WASHINGTON, D.C. – As the Senate considers legislation to grant the Administration with trade promotion authority to pass the largest trade agreement ever negotiated and extend the Trade Adjustment Assistance (TAA) program, U.S. Sen. Sherrod Brown (D-OH) will offer the first Democratic amendment to the bill. Brown’s amendment would help take care of workers affected by unfair foreign trade by increasing TAA funding from $450 to $575 million – the funding level in President Obama’s budget and in the 2009 and 2011 TAA programs. This funding level has previously received strong bipartisan support. The amendment is fully offset and would not add to the deficit.

“Trade agreements shouldn’t amount to corporate handouts and worker sellouts. We can’t pass fast track authority for the largest trade agreement ever without fully investing in workers who lose their jobs due to trade,” Brown said. “The Trade Adjustment Assistance program helps workers retrain for new jobs so they can compete in the global economy. With new trade agreements down the road affecting more than 60 percent of the world’s economy, we must restore TAA funding levels.”

The current bill would extend the TAA program, which is set to expire in September 2015, through 2020 at $450 million. Brown’s amendment would fund the program at its previous level of $575 million.

During last month’s Senate Finance Committee markup of the legislation, Brown filed an amendment to this effect, as well as other amendments to make more workers, including service sector workers and those who have lost their jobs to countries with which the U.S. does not have a Free Trade Agreement (FTA) – such as China – eligible for TAA benefits. He also filed an amendment to further expand TAA eligibility to include public sector workers, in effect making all workers eligible for TAA.

In February, Brown introduced the Trade Adjustment Assistance Act to extend and improve TAA for displaced workers. Between 2009 and 2014, TAA provided retraining assistance to more than 20,000 Ohio workers who lost their jobs to foreign trade.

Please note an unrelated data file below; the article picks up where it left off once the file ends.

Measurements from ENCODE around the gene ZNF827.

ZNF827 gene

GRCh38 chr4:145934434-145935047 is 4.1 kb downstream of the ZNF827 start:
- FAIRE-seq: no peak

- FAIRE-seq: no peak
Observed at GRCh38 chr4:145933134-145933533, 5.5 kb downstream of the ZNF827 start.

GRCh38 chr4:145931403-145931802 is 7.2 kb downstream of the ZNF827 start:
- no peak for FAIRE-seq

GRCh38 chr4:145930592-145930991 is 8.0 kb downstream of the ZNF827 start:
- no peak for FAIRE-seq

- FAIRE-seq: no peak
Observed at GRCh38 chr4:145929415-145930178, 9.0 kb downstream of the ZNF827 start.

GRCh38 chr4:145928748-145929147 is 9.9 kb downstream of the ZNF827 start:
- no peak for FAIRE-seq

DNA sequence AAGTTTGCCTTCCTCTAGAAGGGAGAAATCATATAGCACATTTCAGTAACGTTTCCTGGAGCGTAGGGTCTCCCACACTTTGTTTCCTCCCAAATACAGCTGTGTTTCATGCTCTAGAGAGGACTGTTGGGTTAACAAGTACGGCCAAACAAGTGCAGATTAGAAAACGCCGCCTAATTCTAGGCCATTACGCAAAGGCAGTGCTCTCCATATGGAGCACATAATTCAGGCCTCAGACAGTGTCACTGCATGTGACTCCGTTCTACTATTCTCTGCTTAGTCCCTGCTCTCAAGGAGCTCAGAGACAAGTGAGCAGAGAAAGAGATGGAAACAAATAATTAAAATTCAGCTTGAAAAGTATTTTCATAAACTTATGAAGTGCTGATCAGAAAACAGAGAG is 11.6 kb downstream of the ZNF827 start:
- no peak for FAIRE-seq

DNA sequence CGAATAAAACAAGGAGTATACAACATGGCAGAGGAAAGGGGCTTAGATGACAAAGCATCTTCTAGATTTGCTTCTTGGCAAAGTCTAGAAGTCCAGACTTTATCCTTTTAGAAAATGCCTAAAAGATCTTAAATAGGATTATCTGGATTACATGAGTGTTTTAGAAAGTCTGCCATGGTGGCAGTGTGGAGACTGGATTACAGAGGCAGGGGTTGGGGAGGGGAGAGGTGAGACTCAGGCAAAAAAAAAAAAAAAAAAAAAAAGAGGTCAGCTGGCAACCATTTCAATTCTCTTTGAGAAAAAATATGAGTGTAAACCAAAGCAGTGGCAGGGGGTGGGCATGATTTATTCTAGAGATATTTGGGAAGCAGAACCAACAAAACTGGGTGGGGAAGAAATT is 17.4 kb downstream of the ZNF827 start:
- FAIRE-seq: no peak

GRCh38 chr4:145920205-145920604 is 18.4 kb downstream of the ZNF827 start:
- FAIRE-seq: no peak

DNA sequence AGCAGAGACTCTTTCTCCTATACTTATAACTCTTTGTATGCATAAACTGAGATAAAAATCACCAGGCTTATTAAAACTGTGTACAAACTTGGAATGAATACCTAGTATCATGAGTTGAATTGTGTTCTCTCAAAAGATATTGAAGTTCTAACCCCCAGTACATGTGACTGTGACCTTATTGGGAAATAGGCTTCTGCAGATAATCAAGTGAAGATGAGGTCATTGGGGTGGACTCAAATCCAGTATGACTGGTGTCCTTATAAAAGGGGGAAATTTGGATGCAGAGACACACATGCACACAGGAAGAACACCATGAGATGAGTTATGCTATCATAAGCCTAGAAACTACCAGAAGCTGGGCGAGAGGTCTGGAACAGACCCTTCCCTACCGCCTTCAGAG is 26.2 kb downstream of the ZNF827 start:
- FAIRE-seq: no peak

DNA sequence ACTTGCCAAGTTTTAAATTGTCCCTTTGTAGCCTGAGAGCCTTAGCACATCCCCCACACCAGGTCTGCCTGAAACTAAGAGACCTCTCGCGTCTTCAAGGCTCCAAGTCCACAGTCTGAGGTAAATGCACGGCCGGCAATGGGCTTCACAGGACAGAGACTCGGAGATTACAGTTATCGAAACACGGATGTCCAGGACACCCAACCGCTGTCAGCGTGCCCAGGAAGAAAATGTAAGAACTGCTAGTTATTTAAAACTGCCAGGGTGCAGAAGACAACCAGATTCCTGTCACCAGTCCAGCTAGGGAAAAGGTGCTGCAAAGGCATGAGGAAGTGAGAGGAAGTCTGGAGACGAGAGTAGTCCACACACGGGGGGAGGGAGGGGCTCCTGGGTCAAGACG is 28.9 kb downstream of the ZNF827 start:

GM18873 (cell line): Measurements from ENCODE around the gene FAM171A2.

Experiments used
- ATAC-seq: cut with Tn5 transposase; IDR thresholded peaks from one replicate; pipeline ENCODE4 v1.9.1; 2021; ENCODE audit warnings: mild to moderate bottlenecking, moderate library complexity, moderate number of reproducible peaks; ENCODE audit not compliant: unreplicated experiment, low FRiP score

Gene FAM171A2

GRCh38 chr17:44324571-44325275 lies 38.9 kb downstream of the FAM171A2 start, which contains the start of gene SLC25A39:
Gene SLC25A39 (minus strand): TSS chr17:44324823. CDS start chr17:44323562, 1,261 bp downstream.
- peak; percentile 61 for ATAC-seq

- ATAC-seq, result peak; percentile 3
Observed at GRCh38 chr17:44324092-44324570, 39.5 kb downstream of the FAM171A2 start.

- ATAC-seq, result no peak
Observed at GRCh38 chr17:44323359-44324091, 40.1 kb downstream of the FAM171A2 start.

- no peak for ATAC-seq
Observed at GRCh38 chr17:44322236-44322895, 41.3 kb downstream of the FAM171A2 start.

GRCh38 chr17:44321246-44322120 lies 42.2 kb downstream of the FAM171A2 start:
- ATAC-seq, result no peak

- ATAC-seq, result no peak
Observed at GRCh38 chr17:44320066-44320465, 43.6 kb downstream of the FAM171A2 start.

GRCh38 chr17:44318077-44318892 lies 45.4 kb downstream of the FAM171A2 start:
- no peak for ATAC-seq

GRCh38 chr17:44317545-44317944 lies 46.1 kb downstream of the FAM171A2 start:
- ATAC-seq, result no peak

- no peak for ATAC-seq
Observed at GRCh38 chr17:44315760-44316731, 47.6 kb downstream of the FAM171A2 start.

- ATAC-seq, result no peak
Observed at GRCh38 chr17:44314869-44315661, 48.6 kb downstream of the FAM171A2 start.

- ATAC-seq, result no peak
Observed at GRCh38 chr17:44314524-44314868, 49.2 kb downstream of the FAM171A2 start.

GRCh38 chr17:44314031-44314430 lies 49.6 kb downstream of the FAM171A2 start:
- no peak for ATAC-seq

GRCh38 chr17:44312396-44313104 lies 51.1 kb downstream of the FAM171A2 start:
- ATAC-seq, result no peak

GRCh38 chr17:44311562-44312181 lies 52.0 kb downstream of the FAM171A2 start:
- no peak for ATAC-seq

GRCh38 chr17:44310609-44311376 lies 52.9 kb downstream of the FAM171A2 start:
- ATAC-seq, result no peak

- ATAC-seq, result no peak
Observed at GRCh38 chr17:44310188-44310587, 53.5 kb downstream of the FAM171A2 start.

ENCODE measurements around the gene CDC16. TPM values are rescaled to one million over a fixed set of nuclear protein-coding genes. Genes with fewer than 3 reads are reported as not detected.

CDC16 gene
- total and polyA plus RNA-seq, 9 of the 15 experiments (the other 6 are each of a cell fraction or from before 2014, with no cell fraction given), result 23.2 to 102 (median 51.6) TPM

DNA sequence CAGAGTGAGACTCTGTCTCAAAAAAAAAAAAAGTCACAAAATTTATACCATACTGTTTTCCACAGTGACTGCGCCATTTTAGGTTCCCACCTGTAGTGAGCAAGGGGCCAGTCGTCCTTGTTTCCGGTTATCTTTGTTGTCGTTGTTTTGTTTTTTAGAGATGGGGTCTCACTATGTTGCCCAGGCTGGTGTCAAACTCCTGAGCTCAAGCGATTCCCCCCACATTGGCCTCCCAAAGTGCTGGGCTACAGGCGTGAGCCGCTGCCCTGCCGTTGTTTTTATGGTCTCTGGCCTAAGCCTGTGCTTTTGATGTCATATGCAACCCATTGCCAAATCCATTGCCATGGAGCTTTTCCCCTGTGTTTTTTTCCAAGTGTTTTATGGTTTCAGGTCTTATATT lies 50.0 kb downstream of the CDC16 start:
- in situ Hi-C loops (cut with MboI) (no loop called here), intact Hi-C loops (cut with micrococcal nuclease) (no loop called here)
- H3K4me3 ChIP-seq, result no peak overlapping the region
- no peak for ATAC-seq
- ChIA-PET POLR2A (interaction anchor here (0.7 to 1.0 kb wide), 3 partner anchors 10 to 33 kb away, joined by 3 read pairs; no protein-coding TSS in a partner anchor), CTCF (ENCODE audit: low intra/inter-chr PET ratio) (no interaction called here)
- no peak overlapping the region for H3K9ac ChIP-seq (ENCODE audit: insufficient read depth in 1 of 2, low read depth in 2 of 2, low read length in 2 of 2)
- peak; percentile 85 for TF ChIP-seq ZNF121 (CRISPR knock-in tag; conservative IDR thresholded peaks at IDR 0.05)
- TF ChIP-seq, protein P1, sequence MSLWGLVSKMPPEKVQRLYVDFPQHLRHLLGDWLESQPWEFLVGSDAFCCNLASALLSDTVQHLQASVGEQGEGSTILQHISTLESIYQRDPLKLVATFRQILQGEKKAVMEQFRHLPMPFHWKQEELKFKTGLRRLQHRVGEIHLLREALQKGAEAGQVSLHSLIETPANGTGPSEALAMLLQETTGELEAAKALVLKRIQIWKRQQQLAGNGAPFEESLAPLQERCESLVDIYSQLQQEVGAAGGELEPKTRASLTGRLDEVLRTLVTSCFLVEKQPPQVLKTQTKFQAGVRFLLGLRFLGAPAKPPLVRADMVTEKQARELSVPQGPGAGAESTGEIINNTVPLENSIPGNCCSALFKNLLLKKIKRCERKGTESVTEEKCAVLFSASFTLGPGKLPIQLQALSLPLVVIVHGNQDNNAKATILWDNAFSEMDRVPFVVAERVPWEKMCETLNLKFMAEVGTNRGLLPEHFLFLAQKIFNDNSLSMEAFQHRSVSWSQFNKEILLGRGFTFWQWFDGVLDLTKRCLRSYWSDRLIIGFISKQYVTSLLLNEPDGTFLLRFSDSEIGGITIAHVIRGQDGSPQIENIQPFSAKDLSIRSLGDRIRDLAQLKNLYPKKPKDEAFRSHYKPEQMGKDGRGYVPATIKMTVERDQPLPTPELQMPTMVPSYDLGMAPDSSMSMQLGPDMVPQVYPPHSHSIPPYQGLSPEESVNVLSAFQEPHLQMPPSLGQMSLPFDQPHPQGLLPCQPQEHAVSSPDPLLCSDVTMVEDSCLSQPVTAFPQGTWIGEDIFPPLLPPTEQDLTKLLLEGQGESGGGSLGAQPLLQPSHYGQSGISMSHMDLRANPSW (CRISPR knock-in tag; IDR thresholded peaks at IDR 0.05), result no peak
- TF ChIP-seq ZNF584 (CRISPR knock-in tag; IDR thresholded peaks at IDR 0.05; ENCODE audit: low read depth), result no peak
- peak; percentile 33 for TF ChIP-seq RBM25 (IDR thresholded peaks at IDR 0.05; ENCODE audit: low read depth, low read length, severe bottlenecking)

Brown has long been an advocate for the TAA program and has fought to ensure that workers have the training and tools they need to fill jobs in high-growth industries. In November 2014, Brown successfully led a group of 14 senators in calling on the Senate Appropriations Committee to maintain funding for the TAA program so workers could continue to receive benefits through September 2015. In February 2011, Brown led 13 senators in urging House leadership to extend TAA. As one of the last acts before the 111th Congress adjourned, Brown secured a six-week extension of the TAA program, in addition to the Health Coverage Tax Credit (HCTC).

Administered by the U.S. Department of Labor (DOL), TAA is a federal program that identifies workers who have lost their jobs or seen hours or wages reduced as a result of increased imports and helps them prepare for new careers. The program extends benefits including training for employment in another job or career, income support, job search allowances, and relocation allowances. Qualified workers may quickly return to work through a combination of these services. DOL estimates that since 1975, two million workers nationwide have relied on TAA to make ends meet and receive training necessary to find a new job. Brown released a county-by-county list of Ohio companies affected by foreign trade whose workers used TAA benefits to help train for new jobs.